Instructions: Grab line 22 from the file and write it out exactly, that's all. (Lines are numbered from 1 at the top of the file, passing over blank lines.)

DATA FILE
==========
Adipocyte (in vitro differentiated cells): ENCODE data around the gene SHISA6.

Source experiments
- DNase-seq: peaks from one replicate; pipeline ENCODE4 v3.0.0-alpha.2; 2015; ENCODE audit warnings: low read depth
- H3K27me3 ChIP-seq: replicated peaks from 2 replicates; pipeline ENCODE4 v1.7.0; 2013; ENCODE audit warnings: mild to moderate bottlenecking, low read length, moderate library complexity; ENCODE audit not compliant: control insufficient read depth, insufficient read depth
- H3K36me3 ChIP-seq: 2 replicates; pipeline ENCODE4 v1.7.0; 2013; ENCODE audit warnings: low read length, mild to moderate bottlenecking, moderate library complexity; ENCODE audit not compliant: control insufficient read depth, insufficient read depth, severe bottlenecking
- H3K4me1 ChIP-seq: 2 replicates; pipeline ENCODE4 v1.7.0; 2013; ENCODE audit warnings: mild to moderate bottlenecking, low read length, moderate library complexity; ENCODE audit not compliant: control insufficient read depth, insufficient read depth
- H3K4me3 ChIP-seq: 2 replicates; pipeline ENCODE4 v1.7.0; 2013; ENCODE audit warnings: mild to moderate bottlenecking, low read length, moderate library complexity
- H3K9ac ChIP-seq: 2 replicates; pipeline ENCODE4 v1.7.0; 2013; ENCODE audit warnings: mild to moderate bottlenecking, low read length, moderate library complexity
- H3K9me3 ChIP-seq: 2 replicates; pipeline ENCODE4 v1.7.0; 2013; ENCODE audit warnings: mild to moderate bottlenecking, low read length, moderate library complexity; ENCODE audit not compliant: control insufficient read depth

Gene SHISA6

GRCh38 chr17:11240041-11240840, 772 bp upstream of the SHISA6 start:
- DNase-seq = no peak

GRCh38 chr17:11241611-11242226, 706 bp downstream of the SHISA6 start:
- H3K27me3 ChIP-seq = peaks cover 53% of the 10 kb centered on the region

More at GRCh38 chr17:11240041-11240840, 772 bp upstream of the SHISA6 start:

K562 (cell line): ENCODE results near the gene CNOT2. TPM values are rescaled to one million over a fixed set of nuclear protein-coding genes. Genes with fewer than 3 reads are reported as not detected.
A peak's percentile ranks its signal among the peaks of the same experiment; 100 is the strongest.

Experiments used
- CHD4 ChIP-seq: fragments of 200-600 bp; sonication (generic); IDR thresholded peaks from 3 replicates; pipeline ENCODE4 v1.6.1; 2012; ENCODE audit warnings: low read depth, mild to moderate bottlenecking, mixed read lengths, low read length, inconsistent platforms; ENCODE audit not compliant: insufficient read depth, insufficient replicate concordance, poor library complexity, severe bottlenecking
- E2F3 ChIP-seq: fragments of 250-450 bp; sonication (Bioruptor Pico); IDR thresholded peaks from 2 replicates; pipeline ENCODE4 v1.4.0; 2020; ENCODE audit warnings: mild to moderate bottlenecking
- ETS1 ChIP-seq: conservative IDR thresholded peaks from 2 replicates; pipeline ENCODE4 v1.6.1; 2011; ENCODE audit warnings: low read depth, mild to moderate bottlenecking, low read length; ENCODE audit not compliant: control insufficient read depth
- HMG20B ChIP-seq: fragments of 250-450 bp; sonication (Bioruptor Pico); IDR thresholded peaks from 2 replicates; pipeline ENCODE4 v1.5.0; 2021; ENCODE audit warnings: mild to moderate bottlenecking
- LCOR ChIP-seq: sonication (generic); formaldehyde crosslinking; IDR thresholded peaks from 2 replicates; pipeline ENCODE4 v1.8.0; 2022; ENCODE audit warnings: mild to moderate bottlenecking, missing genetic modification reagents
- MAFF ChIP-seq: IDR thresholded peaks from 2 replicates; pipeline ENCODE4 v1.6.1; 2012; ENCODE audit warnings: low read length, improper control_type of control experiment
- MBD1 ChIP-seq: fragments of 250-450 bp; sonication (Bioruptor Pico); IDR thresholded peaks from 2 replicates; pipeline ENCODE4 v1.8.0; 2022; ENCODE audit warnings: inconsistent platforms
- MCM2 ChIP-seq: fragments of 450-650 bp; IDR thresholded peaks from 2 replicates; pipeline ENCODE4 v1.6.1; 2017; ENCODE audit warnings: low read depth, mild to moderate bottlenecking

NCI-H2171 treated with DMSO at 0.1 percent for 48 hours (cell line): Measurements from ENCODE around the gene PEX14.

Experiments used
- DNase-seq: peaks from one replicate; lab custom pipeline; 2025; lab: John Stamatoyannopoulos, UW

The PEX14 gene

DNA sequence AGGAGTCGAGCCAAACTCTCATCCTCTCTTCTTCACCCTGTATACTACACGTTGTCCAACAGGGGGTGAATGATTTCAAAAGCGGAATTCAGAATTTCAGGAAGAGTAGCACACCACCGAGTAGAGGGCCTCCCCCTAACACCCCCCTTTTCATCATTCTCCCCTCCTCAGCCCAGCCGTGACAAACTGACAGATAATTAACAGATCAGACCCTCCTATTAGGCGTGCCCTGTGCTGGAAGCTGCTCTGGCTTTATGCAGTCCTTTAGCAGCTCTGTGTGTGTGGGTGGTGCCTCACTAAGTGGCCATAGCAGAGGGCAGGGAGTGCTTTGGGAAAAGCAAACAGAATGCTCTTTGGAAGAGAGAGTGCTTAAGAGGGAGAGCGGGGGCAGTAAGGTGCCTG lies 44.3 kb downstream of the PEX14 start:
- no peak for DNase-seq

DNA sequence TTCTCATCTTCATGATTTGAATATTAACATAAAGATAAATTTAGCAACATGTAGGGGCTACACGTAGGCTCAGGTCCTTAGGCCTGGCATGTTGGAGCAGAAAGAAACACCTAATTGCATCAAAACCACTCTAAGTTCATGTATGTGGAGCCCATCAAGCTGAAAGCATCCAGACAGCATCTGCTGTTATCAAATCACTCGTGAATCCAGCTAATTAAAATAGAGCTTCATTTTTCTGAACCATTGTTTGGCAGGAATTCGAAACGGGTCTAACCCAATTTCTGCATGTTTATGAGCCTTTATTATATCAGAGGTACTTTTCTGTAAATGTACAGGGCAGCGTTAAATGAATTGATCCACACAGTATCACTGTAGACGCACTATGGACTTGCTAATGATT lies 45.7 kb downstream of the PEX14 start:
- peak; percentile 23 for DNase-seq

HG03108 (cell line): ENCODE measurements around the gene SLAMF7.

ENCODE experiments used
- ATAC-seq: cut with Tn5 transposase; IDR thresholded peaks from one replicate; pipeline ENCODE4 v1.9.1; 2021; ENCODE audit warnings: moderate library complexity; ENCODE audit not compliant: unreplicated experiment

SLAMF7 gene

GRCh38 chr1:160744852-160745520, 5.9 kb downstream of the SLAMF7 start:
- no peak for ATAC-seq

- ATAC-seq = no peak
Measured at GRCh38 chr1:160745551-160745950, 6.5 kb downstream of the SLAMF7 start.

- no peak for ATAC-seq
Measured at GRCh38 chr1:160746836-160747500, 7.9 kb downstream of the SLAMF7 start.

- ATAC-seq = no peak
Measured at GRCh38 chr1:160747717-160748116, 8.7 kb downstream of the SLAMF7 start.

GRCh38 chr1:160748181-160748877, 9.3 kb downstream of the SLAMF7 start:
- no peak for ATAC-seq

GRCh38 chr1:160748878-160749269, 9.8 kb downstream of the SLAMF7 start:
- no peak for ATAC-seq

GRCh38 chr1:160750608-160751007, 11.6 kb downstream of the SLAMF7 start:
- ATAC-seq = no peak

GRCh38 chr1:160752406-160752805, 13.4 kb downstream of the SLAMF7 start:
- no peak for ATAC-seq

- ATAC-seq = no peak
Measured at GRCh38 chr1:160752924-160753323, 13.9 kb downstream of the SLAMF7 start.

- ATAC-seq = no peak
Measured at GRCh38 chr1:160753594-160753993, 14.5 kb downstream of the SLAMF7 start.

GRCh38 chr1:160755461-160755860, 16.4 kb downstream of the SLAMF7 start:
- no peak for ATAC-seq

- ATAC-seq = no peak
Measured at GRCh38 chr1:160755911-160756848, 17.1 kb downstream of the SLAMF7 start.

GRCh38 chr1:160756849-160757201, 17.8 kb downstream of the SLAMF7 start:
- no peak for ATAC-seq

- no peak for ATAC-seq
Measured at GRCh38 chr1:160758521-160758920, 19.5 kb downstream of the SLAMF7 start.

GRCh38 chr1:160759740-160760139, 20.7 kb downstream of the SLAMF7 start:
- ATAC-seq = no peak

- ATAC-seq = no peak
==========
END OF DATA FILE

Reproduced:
- HMG20B ChIP-seq: fragments of 250-450 bp; sonication (Bioruptor Pico); IDR thresholded peaks from 2 replicates; pipeline ENCODE4 v1.5.0; 2021; ENCODE audit warnings: mild to moderate bottlenecking